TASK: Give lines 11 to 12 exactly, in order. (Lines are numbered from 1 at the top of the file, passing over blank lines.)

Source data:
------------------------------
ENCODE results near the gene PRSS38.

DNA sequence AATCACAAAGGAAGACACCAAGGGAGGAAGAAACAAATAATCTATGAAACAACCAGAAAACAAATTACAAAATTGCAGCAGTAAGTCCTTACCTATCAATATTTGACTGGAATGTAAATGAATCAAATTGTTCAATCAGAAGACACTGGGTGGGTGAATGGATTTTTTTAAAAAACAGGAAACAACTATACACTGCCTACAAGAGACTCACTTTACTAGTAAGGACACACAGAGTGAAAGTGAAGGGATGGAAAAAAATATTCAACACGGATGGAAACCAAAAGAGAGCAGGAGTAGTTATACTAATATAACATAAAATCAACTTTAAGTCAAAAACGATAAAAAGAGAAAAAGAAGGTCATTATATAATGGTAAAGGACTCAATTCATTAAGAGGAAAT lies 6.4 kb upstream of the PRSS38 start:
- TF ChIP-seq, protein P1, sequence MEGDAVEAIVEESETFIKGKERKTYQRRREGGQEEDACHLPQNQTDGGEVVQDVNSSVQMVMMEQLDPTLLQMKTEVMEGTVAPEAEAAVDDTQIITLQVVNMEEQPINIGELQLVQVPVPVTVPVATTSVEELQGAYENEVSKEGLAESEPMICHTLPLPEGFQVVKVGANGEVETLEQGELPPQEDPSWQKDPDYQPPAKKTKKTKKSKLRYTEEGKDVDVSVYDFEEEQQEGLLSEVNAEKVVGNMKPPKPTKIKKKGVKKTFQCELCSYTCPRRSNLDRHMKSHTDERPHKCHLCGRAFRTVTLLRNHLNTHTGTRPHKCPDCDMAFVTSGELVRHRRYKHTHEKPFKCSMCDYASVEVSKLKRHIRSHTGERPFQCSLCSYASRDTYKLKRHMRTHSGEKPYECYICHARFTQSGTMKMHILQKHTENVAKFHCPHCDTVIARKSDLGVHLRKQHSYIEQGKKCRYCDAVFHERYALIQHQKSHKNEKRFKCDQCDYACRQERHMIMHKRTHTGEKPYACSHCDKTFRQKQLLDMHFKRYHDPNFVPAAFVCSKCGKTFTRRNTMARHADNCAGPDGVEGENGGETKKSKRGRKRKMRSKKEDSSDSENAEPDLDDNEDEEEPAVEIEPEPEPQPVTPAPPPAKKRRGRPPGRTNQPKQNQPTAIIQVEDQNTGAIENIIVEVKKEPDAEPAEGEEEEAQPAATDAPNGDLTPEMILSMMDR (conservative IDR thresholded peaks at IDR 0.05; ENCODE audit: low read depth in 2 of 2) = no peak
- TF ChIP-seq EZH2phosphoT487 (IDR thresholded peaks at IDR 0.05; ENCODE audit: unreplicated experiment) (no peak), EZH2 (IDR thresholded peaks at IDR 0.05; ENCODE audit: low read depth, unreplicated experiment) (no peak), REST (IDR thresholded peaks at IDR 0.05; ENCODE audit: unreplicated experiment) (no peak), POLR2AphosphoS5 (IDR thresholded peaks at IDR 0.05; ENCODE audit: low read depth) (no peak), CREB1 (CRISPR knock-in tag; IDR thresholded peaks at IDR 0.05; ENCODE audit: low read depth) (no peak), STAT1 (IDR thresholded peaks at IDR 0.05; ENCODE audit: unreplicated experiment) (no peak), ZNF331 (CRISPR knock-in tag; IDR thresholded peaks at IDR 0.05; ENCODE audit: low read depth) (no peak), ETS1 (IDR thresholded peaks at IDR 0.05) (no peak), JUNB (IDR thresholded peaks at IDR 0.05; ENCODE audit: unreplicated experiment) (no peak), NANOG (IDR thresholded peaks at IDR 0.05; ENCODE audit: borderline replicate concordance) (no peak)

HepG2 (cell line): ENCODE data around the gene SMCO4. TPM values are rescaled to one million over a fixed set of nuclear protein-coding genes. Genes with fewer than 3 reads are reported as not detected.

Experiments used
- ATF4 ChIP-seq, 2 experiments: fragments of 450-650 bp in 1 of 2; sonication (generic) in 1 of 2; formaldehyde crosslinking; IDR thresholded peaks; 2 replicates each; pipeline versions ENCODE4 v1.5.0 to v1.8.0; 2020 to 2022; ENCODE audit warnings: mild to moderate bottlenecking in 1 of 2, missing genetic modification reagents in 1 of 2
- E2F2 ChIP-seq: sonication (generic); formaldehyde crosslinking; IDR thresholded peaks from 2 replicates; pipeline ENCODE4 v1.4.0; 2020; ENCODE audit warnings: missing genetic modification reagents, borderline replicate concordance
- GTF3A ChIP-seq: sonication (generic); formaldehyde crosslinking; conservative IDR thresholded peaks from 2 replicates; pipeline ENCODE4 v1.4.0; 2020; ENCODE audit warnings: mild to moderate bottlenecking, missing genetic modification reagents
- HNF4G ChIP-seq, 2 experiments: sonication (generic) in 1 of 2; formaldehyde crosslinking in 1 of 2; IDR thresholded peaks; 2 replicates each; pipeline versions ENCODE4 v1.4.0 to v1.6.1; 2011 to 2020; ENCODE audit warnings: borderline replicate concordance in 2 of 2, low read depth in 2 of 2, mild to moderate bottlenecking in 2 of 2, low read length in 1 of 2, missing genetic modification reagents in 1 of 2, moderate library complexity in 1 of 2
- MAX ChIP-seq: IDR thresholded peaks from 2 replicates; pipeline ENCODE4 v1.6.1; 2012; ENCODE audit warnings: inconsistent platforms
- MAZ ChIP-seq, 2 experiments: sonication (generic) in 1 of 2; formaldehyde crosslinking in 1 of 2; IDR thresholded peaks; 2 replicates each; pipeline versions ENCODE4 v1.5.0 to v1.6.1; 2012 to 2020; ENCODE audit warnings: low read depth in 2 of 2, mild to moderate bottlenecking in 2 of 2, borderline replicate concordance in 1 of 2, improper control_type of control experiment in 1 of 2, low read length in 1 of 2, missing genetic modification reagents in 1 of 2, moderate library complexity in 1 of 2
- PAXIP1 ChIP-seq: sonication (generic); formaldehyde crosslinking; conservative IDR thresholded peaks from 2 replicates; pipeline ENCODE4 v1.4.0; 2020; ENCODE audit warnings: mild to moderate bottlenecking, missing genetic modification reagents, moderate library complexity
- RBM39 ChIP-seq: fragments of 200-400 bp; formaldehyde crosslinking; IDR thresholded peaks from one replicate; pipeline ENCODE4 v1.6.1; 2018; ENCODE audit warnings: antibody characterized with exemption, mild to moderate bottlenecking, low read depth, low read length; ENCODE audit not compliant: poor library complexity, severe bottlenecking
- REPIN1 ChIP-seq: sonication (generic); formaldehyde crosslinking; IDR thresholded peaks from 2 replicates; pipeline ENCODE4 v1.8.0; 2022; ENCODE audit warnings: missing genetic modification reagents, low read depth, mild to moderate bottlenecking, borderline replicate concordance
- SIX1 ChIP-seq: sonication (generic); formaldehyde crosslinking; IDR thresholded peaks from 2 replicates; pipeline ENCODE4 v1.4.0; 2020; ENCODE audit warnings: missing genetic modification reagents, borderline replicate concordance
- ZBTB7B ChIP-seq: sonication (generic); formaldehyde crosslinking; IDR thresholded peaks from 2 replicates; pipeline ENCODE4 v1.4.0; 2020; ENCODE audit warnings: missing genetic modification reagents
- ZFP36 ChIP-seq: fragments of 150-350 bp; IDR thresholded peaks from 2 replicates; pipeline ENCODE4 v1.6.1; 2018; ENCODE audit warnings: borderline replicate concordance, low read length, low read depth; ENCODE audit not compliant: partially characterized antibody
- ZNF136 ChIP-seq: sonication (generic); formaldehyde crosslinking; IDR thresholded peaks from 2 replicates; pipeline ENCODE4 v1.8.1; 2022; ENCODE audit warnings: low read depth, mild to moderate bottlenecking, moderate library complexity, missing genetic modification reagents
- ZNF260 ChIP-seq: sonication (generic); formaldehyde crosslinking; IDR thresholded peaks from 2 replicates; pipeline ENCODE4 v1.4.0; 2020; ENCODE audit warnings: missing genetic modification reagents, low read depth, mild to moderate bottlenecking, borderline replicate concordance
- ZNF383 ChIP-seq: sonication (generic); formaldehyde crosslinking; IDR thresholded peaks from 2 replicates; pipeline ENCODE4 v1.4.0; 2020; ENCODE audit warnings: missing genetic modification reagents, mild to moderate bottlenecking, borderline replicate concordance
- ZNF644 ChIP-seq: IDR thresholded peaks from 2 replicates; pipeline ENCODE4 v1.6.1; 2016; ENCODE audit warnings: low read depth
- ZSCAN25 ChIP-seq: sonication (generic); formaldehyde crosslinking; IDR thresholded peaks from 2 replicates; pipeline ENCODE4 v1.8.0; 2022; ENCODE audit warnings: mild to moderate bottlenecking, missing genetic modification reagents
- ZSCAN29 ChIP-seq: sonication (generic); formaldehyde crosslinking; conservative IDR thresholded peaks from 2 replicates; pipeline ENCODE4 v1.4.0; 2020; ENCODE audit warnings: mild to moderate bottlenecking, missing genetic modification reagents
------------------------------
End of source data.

- MAX ChIP-seq: IDR thresholded peaks from 2 replicates; pipeline ENCODE4 v1.6.1; 2012; ENCODE audit warnings: inconsistent platforms
- MAZ ChIP-seq, 2 experiments: sonication (generic) in 1 of 2; formaldehyde crosslinking in 1 of 2; IDR thresholded peaks; 2 replicates each; pipeline versions ENCODE4 v1.5.0 to v1.6.1; 2012 to 2020; ENCODE audit warnings: low read depth in 2 of 2, mild to moderate bottlenecking in 2 of 2, borderline replicate concordance in 1 of 2, improper control_type of control experiment in 1 of 2, low read length in 1 of 2, missing genetic modification reagents in 1 of 2, moderate library complexity in 1 of 2